New viking ship museum - geotechnics and vibration analyses
A new, modern Viking Age museum will be built onto the existing Viking Ship building at Bygdøy in Oslo. The irreplaceable collections make it necessary to severely limit vibrations throughout the construction period, from the start of construction until the Viking treasures have been moved into the new building. NGI is the geotechnical consultant for this work.
Construction and protection project
Many of the unique treasures from the Oseberg discovery and the other ship burial sites are so fragile that they could be destroyed by vibrations from construction work close to and adjacent to the existing museum. The new museum will be built with the Viking ships and objects still in place. It is therefore very important that vibrations do not arise when the building pit is excavated and secured - and when the new museum foundations are laid.
Sketch / section of the new museum, upper (left) and lower level (right).
A construction project and a protection project must therefore be carried out in simultaneously. The developer, Statsbygg, has hired Hjellnes Consult to lead the construction project and Brekke & Strand Acoustics to lead the protection project. NGI is responsible for geotechnology and engineering geology in the design of the construction project. In the protection group, NGI contributes with vibration analyses and assessments of vibration propagation in the ground.
All parts of the project must meet a set of criteria that are more extensive and complex than in a regular construction project. Most important is to minimize the risk to the ships and the fragile exhibits in the collections, ensuring a secure foundation for future generations.
The ground conditions under the Viking Ship building and the surrounding area consists mainly of marine clay deposits from the last ice age, and the depth to bedrock varies from 0 to 30 meters.
Gentle excavation and bracing
In the earliest phases of the project, NGI has assisted in assessing various solutions for the excavation pits and foundation design for the new museum building.
Furthermore, NGI's experts have made analyses of resulting vibrations from different types of construction activity. NGI's extensive database of measured vibrations in previous construction projects is used for preliminary assessments of the need for gentle construction methods. These methods are examined with the aim of staying well within the tolerance values for vibrations.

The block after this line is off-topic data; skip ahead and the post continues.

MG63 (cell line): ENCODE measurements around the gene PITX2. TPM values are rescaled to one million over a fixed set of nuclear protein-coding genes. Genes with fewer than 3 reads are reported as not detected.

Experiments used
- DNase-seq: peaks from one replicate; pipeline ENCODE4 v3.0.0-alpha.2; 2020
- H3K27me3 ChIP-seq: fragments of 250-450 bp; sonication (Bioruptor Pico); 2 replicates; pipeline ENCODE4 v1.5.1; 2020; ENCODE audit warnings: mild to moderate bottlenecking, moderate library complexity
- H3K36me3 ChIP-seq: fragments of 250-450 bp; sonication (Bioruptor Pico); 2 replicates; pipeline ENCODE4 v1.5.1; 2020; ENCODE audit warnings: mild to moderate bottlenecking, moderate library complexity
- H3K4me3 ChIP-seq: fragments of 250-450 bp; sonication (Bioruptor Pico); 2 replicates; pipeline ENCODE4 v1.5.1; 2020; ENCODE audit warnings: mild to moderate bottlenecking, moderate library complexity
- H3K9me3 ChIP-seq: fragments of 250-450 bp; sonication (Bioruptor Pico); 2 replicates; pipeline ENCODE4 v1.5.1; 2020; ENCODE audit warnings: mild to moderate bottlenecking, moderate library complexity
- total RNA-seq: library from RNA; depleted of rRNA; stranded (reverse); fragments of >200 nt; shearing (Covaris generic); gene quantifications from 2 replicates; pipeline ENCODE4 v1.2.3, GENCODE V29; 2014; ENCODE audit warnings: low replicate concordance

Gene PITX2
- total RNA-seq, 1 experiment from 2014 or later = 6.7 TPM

NGI is also working on assessing the need for lime-cement stabilization of the soft clay surrounding the existing museum, as well as the ground under future construction roads. Such stabilization has been successfully carried out elsewhere where roads and construction traffic are placed on top of quick clay deposits. In addition, solutions for pile foundations will be considered.
The new building will be shaped like an arch or loop, as viewed from the air, and will be connected to the west gable and facade to the north so that existing and new buildings will form a single unit. Construction is scheduled for the first half of 2020, and a grand opening in 2023.
FACTS - New Viking Age Museum
The Viking Age Museum at Bygdøy is part of the Museum of Cultural History at the University of Oslo. The museum contains the burial finds from Tune, Gokstad, Oseberg and Borre. Cultural History Museum buildings in the centre of Oslo and at Bygdøy no longer meet the museum area requirements and therefore upgrading and expansion of the buildings is required.
The new facility will be three times larger than the existing museum at Bygdøy. The Viking Ship building (the building's exterior and the area around the building) is preserved as part of Bygdøy's cultural history.
The present museum complex was designed by the famous Norwegian architect Arnstein Arneberg in 1913 and erected in the period 1917-56. It was designed for 40,000 visitors annually. The number of annual visitors is now approximately 500 000.
AART Architects won Statsbygg's open planning and design competition for the New Viking Age Museum, with the proposal "Naust". The headquarters of AART Architects is in Aarhus, Denmark.
Sketch proposals for the museum extension project were completed on 1 February 2017. Construction is scheduled for the first half of 2020, with a grand opening in 2023..
See Statsbygg's description of the pre-project (Norwegian text only).